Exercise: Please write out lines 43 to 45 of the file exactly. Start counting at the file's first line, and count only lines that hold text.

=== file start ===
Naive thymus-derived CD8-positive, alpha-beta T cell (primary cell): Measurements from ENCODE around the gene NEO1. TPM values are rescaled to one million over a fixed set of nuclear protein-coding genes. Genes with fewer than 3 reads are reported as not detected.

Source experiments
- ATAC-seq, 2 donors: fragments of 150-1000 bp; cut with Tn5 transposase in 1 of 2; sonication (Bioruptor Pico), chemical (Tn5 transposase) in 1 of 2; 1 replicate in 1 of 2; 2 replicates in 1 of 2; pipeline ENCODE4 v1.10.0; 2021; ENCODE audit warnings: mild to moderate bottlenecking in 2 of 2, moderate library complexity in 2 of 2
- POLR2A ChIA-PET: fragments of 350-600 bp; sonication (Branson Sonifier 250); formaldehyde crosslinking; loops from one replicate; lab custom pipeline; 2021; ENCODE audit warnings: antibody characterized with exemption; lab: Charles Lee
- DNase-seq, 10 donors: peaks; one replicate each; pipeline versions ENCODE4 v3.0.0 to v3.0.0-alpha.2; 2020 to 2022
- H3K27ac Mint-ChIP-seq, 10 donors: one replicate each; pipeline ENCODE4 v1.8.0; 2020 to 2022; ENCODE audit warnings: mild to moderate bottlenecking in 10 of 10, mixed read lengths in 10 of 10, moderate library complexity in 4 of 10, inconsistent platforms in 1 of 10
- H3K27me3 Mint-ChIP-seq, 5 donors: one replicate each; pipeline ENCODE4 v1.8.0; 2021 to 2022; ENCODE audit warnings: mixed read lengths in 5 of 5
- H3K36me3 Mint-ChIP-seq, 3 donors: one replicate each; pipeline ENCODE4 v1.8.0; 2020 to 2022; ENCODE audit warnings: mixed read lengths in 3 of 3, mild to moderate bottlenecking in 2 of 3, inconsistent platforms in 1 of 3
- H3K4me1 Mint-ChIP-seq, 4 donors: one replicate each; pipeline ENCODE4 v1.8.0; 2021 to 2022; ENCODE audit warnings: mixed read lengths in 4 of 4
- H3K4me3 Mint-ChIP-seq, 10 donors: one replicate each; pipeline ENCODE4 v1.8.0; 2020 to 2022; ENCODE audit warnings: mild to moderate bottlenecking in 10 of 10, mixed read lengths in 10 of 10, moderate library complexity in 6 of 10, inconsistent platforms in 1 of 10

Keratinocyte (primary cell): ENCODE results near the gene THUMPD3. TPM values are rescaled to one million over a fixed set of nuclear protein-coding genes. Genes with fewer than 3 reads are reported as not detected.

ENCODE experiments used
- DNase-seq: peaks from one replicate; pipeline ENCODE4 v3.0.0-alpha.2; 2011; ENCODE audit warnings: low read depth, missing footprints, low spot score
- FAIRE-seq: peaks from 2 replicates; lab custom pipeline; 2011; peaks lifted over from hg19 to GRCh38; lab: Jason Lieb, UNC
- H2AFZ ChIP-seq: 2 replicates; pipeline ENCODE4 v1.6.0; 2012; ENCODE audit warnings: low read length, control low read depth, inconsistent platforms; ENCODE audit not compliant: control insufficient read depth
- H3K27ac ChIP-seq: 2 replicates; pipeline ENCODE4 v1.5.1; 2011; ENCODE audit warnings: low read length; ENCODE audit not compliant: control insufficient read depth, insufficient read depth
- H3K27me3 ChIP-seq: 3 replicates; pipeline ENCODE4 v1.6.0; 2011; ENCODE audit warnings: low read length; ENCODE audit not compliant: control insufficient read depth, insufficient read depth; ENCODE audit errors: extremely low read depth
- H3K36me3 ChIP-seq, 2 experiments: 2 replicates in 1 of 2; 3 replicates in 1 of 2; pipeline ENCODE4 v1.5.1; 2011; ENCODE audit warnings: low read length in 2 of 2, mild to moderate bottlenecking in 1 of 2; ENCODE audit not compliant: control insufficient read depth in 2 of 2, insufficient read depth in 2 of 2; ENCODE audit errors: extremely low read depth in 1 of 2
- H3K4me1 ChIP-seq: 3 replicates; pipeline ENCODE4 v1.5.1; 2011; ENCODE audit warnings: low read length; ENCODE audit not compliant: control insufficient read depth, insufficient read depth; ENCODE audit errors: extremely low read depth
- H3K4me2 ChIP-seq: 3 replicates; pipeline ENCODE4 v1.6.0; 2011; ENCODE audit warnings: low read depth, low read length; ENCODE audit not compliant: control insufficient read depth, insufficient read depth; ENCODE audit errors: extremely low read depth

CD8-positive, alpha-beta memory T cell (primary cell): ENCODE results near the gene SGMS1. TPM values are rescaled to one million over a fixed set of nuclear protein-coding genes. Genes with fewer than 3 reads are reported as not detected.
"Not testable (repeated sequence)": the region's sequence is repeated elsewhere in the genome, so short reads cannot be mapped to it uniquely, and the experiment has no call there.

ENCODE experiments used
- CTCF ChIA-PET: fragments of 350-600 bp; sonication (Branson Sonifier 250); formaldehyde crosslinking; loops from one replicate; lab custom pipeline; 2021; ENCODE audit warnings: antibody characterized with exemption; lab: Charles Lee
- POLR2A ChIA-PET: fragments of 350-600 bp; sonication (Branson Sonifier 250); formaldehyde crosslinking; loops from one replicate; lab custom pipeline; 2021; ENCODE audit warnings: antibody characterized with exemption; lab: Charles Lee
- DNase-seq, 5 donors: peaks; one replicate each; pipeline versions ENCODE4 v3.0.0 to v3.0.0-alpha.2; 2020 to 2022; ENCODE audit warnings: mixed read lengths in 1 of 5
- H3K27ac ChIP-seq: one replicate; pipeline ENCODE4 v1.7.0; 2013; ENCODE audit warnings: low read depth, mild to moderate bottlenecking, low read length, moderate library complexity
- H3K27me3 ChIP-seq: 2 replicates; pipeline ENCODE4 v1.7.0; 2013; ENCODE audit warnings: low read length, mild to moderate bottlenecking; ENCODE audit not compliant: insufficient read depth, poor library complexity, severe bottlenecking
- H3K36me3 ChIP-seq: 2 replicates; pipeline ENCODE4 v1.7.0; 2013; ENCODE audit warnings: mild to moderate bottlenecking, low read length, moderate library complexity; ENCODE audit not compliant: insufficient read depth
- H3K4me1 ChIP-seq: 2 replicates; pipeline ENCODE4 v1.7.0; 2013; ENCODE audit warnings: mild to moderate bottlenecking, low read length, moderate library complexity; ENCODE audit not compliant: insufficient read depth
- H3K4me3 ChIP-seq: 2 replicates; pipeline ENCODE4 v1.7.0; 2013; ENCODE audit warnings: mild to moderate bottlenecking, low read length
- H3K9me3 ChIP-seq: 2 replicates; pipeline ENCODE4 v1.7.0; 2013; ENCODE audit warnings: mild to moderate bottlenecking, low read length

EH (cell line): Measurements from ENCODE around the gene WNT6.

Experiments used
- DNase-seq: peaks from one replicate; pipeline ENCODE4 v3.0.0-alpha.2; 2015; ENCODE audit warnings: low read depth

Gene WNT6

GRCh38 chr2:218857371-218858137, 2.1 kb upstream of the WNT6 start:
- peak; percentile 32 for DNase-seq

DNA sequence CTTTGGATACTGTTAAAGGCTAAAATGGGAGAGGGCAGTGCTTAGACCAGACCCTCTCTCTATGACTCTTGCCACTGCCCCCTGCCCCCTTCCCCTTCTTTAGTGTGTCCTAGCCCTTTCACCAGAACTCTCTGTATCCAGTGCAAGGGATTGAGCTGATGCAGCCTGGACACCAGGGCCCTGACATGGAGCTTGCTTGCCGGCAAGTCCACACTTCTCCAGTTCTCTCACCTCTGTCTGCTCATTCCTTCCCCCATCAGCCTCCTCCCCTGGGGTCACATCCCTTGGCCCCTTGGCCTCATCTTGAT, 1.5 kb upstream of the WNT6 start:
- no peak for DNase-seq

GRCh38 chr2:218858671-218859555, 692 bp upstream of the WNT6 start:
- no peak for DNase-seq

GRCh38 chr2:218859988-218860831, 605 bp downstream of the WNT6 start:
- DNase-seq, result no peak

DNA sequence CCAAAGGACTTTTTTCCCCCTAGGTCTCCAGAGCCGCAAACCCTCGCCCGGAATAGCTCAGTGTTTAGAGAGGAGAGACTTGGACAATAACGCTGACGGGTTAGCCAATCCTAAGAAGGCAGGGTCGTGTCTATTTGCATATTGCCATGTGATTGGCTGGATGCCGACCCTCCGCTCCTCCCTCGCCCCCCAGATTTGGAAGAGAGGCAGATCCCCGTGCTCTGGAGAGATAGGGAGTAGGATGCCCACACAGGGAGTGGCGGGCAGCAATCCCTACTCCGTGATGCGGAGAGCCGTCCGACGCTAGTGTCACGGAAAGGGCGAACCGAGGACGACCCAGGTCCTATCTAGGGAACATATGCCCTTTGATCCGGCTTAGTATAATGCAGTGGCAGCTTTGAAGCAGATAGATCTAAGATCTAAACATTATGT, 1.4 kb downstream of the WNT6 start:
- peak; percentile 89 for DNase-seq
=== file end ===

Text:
GRCh38 chr2:218859988-218860831, 605 bp downstream of the WNT6 start:
- DNase-seq, result no peak

DNA sequence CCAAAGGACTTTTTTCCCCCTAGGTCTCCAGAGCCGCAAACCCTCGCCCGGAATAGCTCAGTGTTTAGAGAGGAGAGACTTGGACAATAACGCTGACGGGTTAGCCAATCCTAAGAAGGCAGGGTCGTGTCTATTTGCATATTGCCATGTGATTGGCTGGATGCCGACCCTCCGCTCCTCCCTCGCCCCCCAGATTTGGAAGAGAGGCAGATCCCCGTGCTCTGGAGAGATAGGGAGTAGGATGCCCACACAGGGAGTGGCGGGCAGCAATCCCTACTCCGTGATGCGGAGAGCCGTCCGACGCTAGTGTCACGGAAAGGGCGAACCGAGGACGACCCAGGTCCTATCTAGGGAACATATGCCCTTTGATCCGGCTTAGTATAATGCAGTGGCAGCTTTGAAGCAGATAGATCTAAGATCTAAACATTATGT, 1.4 kb downstream of the WNT6 start: